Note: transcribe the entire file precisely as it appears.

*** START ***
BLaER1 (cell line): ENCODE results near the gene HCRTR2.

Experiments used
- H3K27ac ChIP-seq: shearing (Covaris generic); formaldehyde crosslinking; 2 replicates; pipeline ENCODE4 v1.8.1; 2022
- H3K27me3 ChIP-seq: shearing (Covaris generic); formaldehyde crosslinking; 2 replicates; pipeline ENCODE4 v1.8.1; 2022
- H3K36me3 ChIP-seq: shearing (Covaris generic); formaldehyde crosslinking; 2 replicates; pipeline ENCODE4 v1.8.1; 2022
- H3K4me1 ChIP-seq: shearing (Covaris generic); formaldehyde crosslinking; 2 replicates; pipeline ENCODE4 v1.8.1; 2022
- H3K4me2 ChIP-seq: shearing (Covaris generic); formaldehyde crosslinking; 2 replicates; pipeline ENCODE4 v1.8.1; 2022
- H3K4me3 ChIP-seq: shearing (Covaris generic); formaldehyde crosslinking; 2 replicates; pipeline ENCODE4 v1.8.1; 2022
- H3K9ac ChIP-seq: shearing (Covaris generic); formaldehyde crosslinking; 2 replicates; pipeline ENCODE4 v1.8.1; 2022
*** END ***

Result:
BLaER1 (cell line): ENCODE results near the gene HCRTR2.

Experiments used
- H3K27ac ChIP-seq: shearing (Covaris generic); formaldehyde crosslinking; 2 replicates; pipeline ENCODE4 v1.8.1; 2022
- H3K27me3 ChIP-seq: shearing (Covaris generic); formaldehyde crosslinking; 2 replicates; pipeline ENCODE4 v1.8.1; 2022
- H3K36me3 ChIP-seq: shearing (Covaris generic); formaldehyde crosslinking; 2 replicates; pipeline ENCODE4 v1.8.1; 2022
- H3K4me1 ChIP-seq: shearing (Covaris generic); formaldehyde crosslinking; 2 replicates; pipeline ENCODE4 v1.8.1; 2022
- H3K4me2 ChIP-seq: shearing (Covaris generic); formaldehyde crosslinking; 2 replicates; pipeline ENCODE4 v1.8.1; 2022
- H3K4me3 ChIP-seq: shearing (Covaris generic); formaldehyde crosslinking; 2 replicates; pipeline ENCODE4 v1.8.1; 2022
- H3K9ac ChIP-seq: shearing (Covaris generic); formaldehyde crosslinking; 2 replicates; pipeline ENCODE4 v1.8.1; 2022